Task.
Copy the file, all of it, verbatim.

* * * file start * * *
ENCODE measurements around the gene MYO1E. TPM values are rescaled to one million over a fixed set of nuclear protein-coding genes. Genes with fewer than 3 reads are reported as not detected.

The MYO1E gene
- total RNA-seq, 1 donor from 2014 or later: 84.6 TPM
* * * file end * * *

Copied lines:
ENCODE measurements around the gene MYO1E. TPM values are rescaled to one million over a fixed set of nuclear protein-coding genes. Genes with fewer than 3 reads are reported as not detected.

The MYO1E gene
- total RNA-seq, 1 donor from 2014 or later: 84.6 TPM